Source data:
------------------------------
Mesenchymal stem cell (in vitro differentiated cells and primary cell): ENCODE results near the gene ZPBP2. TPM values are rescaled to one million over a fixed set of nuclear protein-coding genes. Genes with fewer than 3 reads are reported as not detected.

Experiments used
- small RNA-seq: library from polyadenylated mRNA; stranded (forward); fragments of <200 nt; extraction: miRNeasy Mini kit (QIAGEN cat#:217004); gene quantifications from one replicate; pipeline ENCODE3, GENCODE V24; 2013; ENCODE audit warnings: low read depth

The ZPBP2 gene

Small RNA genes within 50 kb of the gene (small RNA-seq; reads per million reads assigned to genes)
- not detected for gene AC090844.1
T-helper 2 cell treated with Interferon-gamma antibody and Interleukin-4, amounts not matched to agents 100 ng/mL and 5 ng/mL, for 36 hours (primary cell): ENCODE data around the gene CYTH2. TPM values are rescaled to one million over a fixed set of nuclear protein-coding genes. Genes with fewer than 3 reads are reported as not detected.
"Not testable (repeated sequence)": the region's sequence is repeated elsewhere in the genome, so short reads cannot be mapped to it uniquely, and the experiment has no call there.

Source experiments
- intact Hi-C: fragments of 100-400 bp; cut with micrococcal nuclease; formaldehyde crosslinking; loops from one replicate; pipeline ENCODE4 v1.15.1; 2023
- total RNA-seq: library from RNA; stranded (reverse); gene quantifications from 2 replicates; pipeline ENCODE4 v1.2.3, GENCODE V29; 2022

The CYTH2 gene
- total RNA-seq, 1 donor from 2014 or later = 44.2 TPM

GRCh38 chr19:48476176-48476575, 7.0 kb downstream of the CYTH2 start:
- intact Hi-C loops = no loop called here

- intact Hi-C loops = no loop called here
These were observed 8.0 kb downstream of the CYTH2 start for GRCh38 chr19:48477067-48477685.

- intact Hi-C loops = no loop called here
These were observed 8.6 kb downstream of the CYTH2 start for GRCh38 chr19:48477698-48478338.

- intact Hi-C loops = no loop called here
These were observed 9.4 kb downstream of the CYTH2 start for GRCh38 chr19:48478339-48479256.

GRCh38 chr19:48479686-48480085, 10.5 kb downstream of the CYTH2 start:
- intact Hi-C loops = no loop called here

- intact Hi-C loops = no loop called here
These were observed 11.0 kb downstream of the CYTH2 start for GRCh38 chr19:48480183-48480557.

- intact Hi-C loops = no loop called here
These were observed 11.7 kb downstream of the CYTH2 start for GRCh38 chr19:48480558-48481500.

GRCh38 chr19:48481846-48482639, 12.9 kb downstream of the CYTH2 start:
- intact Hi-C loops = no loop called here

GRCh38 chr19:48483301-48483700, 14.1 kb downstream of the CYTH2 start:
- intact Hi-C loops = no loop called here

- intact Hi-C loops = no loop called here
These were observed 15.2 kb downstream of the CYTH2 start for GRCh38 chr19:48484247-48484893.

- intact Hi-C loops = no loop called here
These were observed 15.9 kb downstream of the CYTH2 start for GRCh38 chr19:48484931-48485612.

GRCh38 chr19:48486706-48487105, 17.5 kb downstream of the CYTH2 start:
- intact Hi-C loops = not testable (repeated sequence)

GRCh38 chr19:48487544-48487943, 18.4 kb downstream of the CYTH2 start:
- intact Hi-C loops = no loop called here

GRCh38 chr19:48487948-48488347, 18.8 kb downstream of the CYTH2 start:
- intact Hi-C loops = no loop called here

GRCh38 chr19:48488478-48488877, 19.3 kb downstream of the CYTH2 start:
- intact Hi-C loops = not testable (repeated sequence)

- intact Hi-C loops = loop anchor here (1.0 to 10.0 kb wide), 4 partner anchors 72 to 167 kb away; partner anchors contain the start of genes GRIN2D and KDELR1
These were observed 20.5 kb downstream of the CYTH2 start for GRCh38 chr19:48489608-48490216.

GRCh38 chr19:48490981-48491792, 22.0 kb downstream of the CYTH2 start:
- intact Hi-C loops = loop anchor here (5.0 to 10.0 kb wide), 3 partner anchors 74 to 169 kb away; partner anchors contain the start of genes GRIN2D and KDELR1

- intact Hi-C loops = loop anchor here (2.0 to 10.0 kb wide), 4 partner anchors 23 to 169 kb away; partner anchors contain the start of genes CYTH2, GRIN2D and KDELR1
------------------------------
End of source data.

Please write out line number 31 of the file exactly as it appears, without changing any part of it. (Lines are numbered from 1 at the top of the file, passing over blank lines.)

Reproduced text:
- intact Hi-C loops = no loop called here